Searching for Street Art on the Left Bank

We have had an incredibly mild fall in Kyiv. Hoping to beat the snow (which still hasn’t fallen), A and I took advantage of the weather a couple weekends ago and spent a full day exploring street art in a new part of town.

We met for brunch downtown at a popular cafe called Milk Bar then hopped the metro for the Left Bank. (A side note: Strangely enough, when you look at a map, the Left Bank is actually on the right side of the river. I haven’t yet figured out why it’s called the Left Bank, but it is what it is.) The Left Bank is primarily residential, and there’s not much on this side of the Dnipro River that would be of interest to the average visitor.

However, there is a cluster of street art on the Left Bank we wanted to check out, which ended up being a double dose of awesome. Not only was the art really well done with interesting stories, but it was nice to purposefully wander through a different neighborhood. Plus, quality friend time! (This means we also took fun selfies and did a little bit of shopping too.)

Fall Selfie

That’s a win-win-win right there.

There is a stellar iPhone app that offers background information on a lot of Kyiv’s street art murals. This extra context makes them particularly interesting because so many of them have some sort of historical or cultural connection to Ukraine. Even though I adore street art in general, this is one of the reasons I love it here in particular.

(You might remember A and I went street art hunting on one of my first days in Kyiv. I didn’t have the app then, so I need to revisit these pieces so I can read a little more about them.)

But I digress …

Here are a few of my favorite pieces from our most recent street art walk.

Kiev street art

Instability – Every time we drive to or from the airport, we see this mural of the pseudo-dancer on a bomb, and it’s always been one of my favorites. It is a criticism of the failure of people on Earth to coexist with each other.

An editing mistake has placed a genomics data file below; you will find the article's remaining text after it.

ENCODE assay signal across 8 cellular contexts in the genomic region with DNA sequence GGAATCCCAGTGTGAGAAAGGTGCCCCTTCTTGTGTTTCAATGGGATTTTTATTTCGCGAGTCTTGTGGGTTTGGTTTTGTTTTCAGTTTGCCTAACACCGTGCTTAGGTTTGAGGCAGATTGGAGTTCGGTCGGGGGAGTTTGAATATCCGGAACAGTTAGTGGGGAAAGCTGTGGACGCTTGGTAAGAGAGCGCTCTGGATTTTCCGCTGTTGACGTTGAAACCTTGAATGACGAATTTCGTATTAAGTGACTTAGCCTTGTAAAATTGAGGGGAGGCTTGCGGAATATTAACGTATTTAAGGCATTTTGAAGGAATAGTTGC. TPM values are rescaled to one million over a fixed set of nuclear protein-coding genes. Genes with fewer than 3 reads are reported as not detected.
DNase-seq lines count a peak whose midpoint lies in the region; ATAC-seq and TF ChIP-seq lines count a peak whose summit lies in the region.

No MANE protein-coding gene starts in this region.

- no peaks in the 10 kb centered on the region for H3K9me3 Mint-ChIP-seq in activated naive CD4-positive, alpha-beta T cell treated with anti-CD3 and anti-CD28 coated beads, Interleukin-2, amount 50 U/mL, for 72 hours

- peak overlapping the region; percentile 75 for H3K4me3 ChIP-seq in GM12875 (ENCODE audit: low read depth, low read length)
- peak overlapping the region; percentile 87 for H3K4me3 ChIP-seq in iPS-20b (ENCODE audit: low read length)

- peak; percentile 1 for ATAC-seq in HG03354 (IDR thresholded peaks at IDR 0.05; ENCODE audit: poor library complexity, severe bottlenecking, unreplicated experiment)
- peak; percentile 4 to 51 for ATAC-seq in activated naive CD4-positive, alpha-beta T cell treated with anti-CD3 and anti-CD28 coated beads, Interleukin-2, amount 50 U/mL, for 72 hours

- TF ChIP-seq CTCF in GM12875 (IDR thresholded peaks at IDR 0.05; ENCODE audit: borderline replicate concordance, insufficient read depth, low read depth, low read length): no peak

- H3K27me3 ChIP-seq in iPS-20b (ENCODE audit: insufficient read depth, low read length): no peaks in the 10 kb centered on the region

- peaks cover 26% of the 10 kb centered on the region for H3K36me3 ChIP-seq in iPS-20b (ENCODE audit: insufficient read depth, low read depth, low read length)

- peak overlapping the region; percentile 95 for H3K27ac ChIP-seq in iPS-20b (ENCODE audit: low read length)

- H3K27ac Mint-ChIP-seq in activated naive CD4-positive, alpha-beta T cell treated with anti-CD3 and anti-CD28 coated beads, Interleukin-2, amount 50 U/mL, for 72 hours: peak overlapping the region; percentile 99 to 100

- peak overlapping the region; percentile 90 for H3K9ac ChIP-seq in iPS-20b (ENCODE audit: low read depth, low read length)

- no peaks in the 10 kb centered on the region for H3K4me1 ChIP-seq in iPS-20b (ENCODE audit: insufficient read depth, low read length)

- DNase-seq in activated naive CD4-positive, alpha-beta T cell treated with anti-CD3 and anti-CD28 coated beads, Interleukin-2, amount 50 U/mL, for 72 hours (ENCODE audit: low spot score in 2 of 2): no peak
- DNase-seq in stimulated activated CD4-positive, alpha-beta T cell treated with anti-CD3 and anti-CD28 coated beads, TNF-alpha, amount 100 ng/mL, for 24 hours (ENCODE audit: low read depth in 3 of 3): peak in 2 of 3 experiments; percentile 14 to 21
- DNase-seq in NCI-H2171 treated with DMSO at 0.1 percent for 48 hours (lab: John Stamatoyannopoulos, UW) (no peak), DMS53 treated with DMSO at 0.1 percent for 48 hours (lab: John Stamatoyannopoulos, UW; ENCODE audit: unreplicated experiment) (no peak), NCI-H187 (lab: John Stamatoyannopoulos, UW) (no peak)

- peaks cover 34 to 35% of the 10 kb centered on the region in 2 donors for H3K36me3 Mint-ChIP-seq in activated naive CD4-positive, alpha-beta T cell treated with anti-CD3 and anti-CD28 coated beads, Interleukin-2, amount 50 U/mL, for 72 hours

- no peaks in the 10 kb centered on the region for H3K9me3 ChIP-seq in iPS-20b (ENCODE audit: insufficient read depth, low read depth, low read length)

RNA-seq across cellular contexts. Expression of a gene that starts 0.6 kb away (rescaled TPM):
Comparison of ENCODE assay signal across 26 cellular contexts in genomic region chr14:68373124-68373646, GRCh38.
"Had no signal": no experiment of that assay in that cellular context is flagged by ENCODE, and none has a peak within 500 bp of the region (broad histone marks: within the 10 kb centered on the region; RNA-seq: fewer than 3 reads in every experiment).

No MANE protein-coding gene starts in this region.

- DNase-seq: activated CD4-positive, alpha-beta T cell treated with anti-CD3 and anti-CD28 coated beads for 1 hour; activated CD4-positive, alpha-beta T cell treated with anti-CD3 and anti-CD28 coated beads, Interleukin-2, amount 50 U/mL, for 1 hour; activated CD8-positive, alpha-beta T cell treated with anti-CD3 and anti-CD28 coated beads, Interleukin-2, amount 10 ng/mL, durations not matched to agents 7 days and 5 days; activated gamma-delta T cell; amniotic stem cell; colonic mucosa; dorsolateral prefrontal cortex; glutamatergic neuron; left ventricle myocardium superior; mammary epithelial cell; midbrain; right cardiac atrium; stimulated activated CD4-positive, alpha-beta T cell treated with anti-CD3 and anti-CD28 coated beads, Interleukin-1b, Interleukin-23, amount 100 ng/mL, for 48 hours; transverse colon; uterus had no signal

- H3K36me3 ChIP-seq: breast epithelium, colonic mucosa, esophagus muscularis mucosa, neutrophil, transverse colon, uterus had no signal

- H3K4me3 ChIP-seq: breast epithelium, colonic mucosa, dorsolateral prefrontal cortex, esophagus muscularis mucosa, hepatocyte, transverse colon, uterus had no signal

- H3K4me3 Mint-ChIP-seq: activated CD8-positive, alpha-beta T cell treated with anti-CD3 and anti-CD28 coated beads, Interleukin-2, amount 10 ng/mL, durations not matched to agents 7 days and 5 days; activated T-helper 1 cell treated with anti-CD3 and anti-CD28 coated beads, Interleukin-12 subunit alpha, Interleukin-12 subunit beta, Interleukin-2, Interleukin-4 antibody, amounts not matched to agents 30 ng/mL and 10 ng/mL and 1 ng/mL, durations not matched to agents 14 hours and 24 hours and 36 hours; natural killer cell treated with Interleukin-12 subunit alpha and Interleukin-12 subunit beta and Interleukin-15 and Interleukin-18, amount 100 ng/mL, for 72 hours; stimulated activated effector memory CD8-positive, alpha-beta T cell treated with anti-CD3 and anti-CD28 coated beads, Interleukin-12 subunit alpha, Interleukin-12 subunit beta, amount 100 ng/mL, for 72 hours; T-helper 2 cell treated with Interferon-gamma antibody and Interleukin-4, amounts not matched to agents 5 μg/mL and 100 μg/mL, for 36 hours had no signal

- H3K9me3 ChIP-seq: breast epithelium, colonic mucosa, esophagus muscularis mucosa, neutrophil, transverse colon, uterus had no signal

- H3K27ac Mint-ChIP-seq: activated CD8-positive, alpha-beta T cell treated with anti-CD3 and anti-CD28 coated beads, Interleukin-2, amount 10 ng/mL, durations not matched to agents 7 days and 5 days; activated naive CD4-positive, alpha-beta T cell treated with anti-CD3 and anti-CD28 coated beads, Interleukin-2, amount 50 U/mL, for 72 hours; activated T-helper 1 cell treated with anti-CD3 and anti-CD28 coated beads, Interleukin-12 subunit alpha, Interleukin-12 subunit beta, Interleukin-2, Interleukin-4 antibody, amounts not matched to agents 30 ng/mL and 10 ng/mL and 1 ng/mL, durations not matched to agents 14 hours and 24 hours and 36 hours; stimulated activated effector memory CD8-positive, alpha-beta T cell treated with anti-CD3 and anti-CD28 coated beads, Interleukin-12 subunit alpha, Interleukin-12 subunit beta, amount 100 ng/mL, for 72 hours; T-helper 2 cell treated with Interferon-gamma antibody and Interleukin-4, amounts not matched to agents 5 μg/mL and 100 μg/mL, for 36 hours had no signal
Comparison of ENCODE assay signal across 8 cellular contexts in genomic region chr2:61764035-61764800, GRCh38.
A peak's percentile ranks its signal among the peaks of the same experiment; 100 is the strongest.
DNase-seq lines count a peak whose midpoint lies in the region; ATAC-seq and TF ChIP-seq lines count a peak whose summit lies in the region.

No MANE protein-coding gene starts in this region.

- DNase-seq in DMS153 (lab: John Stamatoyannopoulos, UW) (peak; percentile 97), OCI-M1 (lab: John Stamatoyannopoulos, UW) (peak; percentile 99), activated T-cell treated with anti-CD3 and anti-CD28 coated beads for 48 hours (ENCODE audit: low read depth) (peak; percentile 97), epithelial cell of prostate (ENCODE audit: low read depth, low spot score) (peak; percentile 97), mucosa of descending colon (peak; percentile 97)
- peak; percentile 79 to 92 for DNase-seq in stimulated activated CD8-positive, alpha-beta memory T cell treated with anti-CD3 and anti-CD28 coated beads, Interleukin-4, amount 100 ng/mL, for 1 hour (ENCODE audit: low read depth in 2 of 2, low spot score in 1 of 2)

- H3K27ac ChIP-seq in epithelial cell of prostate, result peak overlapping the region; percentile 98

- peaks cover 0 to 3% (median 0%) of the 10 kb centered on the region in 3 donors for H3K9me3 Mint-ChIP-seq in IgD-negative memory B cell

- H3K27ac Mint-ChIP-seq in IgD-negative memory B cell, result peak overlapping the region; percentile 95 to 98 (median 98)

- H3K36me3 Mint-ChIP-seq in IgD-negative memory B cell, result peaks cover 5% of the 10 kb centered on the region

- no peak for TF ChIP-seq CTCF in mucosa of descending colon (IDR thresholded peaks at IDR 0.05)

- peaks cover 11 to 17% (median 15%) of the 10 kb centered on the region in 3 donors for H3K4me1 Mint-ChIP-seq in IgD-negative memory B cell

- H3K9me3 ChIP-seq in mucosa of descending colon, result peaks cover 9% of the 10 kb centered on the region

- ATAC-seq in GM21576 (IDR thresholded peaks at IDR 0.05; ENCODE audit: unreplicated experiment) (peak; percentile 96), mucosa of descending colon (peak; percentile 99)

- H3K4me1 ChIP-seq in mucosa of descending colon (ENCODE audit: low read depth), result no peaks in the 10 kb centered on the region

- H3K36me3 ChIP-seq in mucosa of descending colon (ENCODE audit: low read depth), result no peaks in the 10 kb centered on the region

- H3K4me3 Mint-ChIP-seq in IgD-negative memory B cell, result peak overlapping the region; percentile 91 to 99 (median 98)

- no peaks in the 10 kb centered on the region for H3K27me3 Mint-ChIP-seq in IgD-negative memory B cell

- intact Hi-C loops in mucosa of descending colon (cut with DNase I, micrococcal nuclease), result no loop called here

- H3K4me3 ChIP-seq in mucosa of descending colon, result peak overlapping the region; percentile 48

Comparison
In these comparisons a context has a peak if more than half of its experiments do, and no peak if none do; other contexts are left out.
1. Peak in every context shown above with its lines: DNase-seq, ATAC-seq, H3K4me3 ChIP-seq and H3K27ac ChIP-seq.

Art by Ernesto Maranje – The app doesn’t note a name for this piece, but it’s by a Miami-based artist and is intended to imagine people free from the constraints of living on land.

kiev ukraine street art

Fraternity – By far one of my favorite new art discoveries during our day, this piece highlights the values of respect, freedom and diversity. Further, beyond fraternity within families, the piece is meant to signify an opportunity to treat other people we encounter throughout our lives the way we want to be treated in return.

Love Runs the World – I think this piece speaks for itself. Though the colorful portion is what you notice the most, we found lots of little nuances in the black-and-white background as well.

kiev ukraine street art

Present – This is the piece on the far left of the woman hugging the ghost of a person (who has an arrow through his/her back). This piece made me feel sad, but the artist encourages viewers to come to their own interpretations about what it means.

Name Unknown – The piece in the same photo as Present is particularly interesting and packed with Ukrainian context. Within this piece is the face of Taras Shevchenko, a Ukrainian poet, writer and public figure who is basically considered a national icon. And then, hidden within the flowers, vegetation and rocks, are boyars (people belonging to the upper ruling class of the old aristocracy).

Archangel Michael and the Dragon – Michael, who appears in Ukrainian and Russian Orthodoxy, is depicted in this piece. The mirrored effect represents the conflict in Crimea and the Donbas between Ukraine and Russia.

kiev ukraine street art

Treasury – There is not much information available about this piece beyond the artist’s name, Alexandr Britcev.

Shelter – We found a few pieces that spread across numerous building sides, but they are hard to photograph. The artist cut this one in half to show that beauty can present itself even in the darkest moments, and everything can change depending on the perspective we take to look at the situation.

School Mural – Though many pieces of street art were commissioned shortly after the Maidan Revolution, many others are much newer. This one, located on the side of a school building, was painted in July of this year, so it’s brand spankin’ new!

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